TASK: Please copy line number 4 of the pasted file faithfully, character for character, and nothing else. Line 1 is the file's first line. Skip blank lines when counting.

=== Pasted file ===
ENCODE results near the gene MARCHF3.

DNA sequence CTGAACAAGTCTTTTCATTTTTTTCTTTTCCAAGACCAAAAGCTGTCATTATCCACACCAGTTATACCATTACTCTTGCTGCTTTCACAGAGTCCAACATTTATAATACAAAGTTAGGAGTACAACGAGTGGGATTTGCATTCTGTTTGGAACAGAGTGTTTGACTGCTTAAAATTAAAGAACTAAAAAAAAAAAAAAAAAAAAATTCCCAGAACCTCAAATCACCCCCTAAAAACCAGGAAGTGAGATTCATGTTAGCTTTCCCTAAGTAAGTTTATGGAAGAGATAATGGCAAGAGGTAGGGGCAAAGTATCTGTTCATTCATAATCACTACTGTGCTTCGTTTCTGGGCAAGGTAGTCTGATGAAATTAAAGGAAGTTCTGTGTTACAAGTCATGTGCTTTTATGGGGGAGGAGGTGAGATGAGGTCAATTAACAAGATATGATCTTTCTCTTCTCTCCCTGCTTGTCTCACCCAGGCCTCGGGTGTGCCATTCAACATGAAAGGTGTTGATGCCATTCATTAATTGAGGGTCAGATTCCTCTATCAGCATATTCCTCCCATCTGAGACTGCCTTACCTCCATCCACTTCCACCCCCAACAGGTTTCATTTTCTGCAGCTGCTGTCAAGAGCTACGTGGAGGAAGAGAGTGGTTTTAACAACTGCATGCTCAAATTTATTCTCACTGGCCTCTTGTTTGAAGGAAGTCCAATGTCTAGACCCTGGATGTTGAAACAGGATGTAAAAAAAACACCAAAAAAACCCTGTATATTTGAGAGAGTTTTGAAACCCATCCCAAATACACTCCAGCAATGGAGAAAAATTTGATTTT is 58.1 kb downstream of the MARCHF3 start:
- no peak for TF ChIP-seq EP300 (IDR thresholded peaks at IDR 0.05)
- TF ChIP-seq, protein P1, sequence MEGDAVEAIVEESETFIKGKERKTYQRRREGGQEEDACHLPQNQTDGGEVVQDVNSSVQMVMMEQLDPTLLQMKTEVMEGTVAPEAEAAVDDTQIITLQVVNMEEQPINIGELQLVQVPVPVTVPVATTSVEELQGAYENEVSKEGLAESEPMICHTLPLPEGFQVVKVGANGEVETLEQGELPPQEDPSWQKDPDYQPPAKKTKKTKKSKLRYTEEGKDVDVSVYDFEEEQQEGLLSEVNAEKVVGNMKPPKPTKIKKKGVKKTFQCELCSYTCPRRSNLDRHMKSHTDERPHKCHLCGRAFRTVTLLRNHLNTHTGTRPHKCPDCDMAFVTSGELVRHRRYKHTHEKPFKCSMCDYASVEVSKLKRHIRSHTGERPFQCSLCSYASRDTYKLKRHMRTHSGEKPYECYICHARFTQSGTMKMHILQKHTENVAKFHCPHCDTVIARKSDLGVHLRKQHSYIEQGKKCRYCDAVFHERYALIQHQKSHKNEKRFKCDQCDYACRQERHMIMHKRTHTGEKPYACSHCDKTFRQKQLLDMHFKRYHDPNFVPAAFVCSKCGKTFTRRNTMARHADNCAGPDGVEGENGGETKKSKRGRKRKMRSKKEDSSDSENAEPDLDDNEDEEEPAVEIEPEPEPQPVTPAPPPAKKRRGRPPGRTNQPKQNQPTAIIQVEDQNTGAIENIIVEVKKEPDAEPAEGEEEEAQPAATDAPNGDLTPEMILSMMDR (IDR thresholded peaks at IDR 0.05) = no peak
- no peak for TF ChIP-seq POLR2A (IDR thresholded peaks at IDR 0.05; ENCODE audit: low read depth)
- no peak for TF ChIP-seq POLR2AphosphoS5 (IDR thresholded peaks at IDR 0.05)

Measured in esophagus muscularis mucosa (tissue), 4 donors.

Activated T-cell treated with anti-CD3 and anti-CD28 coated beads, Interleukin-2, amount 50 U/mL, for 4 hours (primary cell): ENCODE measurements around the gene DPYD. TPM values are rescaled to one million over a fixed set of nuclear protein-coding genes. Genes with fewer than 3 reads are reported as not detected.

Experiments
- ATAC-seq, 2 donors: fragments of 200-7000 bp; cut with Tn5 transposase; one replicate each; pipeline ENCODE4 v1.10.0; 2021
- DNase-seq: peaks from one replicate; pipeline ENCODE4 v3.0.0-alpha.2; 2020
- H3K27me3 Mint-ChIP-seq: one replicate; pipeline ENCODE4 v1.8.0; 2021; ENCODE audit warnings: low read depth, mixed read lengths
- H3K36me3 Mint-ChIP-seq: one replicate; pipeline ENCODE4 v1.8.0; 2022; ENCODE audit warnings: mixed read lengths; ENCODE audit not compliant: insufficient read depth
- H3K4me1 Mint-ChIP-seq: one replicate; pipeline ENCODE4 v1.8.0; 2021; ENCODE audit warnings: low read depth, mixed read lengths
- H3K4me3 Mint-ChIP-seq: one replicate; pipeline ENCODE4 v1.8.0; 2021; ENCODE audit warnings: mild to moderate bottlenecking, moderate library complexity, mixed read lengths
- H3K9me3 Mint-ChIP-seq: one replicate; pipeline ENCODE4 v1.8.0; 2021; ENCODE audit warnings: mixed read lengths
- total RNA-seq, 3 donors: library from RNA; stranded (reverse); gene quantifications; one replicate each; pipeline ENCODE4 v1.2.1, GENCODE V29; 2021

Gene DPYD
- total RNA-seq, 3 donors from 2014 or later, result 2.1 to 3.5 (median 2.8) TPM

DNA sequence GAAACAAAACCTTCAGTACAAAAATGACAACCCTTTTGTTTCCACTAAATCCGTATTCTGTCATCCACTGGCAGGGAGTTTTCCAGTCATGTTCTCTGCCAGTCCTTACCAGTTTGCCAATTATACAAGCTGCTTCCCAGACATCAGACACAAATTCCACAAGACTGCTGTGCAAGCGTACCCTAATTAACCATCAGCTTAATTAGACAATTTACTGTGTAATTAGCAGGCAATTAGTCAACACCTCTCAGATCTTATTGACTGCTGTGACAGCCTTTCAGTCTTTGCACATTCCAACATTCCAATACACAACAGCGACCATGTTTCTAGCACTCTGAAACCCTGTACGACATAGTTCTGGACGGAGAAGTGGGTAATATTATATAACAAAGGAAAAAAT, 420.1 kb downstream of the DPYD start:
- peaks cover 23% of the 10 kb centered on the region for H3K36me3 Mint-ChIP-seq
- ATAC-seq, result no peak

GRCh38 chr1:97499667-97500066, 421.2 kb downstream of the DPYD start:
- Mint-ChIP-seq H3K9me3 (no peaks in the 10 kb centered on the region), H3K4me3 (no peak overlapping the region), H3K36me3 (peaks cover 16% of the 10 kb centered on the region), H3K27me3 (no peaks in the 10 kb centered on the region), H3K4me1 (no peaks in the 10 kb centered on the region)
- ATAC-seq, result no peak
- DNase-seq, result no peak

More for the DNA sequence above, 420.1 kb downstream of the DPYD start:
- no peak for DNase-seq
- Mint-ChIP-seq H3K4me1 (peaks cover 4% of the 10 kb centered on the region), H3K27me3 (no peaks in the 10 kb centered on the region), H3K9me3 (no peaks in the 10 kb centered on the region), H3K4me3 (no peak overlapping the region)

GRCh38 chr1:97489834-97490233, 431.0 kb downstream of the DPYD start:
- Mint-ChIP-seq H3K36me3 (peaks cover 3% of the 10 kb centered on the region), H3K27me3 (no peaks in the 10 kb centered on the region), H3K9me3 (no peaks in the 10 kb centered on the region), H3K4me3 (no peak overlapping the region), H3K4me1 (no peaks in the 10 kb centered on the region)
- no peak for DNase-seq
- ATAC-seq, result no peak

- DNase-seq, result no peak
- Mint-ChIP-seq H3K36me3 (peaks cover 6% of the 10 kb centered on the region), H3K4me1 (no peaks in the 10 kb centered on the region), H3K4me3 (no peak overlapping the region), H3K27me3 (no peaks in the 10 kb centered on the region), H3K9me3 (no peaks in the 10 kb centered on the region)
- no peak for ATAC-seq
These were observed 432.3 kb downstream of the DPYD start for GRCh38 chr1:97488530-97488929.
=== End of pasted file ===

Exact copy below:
- TF ChIP-seq, protein P1, sequence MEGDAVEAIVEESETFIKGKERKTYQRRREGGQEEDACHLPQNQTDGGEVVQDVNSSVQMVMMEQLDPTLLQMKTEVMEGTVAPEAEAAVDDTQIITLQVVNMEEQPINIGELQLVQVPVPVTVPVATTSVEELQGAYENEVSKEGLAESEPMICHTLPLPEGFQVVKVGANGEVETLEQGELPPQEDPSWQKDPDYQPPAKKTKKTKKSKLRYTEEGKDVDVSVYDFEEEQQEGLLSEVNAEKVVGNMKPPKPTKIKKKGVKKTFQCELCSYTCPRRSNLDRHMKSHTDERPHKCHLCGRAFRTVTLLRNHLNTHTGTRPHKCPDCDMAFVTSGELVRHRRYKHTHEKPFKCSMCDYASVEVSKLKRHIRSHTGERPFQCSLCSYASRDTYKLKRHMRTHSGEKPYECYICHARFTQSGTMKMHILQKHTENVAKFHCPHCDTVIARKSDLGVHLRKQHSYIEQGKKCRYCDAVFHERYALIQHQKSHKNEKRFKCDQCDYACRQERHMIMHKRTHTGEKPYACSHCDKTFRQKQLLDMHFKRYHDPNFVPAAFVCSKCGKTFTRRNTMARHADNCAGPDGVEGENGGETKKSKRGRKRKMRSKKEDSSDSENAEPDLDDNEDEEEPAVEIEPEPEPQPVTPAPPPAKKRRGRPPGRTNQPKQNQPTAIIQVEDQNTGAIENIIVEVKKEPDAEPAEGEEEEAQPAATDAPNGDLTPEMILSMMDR (IDR thresholded peaks at IDR 0.05) = no peak